The Mechanicsburg Lions Club has doubled its membership to 67 over the past ten years, thanks, in large part, to Lion Ted Cramer, who saw an opportunity when he moved to a 55-plus community.

Whether taking a walk in his neighborhood or attending social gatherings at the clubhouse, Cramer, who is membership chair of the club in Mechanicsburg, Pa., found ways to work the Lions and their activities that support the community into casual conversations with others.

“Once I started getting to know my new neighbors, most of whom were retired, I saw a good opportunity to spread the word about Lions,” Cramer says. “I’ve discovered that people who are recently retired are prime candidates because they are looking for ways to give back and also to stay busy.”

“Sharing interests through casual conversation got everything started,” he adds. “Then I would contact them later by email, a phone call, or face-to- face, which works best.”

Cramer didn’t rely on chance encounters alone to boost the club’s membership. The club also invites prospective Lions to a complementary annual dinner that features an interesting speaker and a presentation about the club and their activities.

Previous speakers have discussed the links Mechanicsburg (which is close to Gettysburg) has with the U.S. Civil War and Jim Thorpe, a famed athlete with local connections.

“You can advertise that and get the general population interested,” says Cramer, who promotes the event on social media, creates an email advertising campaign encouraging other Lions to send the notice to everyone they know, and puts together a flyer that is posted at local businesses.

A key point that Cramer emphasizes when talking to prospective Lions is that all of the funds raised by Lions go to charitable efforts, which many people find attractive.

“One hundred percent of the money Lions raise goes to charity, and our club decides where the money will go,” Cramer says.

With so many new Lions, Cramer says the club also ensures that there are a varied range of activities for members to take part in.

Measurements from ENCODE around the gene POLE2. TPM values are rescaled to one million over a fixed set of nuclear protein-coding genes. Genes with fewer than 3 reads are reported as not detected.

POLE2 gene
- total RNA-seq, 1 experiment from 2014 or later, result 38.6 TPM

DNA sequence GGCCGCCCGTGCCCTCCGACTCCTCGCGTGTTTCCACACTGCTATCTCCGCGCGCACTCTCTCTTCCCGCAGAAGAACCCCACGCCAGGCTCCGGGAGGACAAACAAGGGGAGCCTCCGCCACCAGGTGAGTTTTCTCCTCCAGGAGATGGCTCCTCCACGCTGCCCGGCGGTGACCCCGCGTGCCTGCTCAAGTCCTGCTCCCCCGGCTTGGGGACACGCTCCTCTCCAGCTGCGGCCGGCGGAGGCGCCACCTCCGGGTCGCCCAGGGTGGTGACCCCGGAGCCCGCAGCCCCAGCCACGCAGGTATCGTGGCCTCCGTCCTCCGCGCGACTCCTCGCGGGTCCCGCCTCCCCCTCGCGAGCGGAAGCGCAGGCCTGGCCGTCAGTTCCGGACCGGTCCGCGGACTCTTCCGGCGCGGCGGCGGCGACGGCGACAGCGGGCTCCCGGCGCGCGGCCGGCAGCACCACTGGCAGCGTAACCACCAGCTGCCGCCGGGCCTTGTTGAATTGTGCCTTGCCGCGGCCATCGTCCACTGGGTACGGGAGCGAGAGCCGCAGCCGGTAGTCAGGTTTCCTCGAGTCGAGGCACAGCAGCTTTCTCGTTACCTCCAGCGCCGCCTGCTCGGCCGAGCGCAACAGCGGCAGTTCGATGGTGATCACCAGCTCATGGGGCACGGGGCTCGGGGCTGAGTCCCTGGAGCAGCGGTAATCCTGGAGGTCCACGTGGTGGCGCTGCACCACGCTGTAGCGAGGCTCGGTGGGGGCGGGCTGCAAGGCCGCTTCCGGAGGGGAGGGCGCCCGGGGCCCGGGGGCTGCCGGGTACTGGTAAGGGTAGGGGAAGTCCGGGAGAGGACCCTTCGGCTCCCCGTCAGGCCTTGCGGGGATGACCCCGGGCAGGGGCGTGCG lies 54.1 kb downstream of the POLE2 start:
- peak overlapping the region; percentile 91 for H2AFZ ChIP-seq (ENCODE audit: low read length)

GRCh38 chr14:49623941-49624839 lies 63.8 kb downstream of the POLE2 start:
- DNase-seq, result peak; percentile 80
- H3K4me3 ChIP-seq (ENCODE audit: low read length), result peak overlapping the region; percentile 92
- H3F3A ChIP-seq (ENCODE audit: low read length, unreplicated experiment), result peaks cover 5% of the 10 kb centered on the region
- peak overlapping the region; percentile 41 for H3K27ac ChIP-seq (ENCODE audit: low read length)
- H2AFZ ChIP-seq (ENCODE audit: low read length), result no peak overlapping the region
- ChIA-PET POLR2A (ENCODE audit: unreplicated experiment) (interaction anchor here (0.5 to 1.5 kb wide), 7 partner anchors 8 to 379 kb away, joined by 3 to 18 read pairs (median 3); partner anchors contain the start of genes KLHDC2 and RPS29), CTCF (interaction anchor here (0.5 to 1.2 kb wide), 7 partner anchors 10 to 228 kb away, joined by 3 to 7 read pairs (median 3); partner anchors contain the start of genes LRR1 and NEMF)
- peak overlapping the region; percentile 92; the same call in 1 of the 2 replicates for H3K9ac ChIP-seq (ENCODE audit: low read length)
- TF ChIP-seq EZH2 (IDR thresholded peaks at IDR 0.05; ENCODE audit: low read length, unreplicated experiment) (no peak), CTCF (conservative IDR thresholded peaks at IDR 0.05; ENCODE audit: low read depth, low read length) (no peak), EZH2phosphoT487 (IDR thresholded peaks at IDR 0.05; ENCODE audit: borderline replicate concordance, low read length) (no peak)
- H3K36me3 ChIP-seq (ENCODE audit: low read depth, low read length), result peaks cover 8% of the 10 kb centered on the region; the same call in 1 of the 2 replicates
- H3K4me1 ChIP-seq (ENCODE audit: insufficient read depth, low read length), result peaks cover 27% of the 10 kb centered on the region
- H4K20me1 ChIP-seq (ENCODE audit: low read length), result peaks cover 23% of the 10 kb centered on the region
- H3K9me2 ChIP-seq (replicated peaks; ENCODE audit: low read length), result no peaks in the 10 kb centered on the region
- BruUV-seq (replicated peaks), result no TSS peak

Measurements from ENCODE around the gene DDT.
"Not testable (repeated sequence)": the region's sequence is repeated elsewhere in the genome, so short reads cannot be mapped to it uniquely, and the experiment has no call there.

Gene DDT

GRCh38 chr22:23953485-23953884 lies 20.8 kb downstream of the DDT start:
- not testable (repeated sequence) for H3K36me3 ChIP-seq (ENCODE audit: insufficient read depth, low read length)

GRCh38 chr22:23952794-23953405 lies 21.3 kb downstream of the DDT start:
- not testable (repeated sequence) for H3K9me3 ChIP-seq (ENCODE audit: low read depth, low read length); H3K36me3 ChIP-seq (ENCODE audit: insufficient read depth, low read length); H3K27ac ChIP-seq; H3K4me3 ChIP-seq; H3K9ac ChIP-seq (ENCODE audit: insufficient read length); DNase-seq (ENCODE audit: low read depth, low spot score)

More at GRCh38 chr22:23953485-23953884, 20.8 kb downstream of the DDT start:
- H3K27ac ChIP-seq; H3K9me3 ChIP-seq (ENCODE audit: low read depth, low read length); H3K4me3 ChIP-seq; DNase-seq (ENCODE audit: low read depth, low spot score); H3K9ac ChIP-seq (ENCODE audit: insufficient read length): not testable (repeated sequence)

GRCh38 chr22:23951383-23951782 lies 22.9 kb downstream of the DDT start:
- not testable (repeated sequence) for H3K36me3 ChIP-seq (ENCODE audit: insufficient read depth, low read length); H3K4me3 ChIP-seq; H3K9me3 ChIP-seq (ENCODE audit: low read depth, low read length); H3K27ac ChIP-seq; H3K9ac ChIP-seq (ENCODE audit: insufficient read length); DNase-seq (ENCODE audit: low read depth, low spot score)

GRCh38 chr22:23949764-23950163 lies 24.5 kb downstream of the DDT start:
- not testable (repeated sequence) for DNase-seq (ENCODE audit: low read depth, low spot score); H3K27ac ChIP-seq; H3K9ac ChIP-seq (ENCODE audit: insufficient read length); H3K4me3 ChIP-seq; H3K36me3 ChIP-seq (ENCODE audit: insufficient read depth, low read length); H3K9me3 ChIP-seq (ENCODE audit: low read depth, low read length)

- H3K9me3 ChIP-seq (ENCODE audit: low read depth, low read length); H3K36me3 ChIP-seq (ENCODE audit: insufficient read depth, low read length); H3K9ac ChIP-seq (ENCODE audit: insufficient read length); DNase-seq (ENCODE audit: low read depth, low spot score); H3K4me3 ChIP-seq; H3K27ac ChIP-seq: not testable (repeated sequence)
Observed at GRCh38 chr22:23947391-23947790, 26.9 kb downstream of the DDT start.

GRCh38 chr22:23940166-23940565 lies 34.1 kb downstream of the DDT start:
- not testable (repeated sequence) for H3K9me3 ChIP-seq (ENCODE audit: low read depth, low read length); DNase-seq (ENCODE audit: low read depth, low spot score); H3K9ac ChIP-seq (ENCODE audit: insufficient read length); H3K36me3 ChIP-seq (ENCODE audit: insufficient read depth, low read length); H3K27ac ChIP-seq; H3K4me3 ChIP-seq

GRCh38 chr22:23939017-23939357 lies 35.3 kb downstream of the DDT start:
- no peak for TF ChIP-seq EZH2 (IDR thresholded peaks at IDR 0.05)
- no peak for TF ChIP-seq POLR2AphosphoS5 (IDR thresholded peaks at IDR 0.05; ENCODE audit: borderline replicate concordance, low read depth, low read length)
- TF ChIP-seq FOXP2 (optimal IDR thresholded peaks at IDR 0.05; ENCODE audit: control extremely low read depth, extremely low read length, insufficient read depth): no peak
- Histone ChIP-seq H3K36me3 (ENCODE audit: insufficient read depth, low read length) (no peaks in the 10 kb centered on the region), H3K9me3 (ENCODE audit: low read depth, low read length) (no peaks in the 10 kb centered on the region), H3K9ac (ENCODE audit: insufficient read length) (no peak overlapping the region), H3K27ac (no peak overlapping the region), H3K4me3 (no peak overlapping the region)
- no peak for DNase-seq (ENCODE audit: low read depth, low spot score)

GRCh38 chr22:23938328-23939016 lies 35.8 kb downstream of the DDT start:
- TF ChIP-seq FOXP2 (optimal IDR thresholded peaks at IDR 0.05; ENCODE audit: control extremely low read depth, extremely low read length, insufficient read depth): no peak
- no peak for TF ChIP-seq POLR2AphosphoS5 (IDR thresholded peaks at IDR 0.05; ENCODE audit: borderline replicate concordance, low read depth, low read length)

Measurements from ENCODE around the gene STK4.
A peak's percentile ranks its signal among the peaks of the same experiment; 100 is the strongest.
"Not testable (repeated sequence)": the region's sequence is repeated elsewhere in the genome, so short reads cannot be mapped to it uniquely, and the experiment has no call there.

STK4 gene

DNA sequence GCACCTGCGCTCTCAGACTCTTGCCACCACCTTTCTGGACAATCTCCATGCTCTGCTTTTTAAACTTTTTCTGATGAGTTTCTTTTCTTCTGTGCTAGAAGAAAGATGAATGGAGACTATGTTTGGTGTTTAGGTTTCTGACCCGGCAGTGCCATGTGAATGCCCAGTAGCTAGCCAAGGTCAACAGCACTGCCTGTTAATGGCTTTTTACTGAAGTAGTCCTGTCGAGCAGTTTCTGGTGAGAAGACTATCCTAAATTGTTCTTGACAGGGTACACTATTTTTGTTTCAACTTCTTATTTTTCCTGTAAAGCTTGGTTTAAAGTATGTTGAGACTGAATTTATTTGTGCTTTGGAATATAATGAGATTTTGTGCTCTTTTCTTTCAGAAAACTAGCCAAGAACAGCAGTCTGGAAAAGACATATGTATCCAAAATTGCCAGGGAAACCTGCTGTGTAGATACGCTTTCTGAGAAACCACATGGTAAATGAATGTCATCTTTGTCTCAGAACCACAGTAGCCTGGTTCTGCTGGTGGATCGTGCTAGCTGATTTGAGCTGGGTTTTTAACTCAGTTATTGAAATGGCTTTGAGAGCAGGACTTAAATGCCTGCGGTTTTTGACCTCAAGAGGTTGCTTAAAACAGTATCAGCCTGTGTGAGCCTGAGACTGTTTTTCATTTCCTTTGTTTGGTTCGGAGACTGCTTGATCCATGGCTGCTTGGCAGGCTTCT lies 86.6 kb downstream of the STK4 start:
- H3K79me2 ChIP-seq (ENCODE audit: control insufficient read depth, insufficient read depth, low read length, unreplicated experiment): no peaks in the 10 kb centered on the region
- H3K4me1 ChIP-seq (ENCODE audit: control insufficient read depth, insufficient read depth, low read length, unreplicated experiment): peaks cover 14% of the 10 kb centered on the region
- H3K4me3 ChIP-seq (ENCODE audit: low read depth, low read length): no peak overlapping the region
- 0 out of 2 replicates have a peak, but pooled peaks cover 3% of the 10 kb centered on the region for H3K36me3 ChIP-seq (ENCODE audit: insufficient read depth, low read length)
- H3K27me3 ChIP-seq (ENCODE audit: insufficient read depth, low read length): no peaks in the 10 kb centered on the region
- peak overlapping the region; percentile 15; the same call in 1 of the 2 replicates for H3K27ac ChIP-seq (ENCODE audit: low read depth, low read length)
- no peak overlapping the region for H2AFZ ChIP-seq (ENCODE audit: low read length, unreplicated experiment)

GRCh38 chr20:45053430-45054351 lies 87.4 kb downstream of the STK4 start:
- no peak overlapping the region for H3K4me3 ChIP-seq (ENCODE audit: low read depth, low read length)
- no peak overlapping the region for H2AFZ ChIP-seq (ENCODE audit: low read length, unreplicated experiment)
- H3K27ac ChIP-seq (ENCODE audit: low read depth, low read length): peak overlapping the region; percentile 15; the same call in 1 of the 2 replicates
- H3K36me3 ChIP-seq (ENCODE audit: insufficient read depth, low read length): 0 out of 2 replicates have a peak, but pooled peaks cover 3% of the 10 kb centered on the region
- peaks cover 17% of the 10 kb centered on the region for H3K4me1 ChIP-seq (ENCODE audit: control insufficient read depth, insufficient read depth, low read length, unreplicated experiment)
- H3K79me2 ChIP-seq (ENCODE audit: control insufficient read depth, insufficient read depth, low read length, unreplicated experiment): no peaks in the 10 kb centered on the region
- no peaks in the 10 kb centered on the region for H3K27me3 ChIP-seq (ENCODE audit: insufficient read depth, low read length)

Some activities the club does includes partnering with a local charity to assemble disaster relief kits that are sent to areas throughout the country struck by a natural disaster, helping out at a food bank, and sorting clothing that is distributed to children in need.

Cramer notes that club members donated more than 1,300 service hours to local charities in between July and December 2022.

The club also raised about US$$10,000 to purchase visual screening equipment which it has used in more than 10,000 screenings at local schools and other organizations since 2017.

Newer club members played a pivotal role in raising the funds for the equipment and manning screenings.

“We wouldn’t have been able to buy that equipment or have the teams available to do the screenings without our new members,” Cramer says.

One of the Lions recruited by Cramer is Chris Stank who met Cramer while both were taking a walk in their neighborhood.

“We’d planned on finding some way to give back to the community and Lions fit the bill,” says Stank whose wife, Cathy, also joined.

Attending his initial meetings, Stank found he felt at ease with other Lions.

“They were all about business, but they were also very friendly,” he says.

Stank says another attraction of being a Lion is the camaraderie he’s found with other members.

“When we do a (visual) screening we’re laughing and having fun with the kids the whole time,” he says.

He also likes the flexibility Lions offers members who can devote as much time as they wish. They can even rise to become club president as Stank was previously.

“If people want to take a leadership role, it is there,” he says.

Stank and Cramer are both glad they had that chance encounter years ago. Cramer continues to

relish any chance he finds to let others know about what Lions do and how prospective members can be part of giving back.

“I’m kind of an upfront guy,” says Cramer. “Anyway, I don’t hesitate to tell people about Lions and invite them to join.”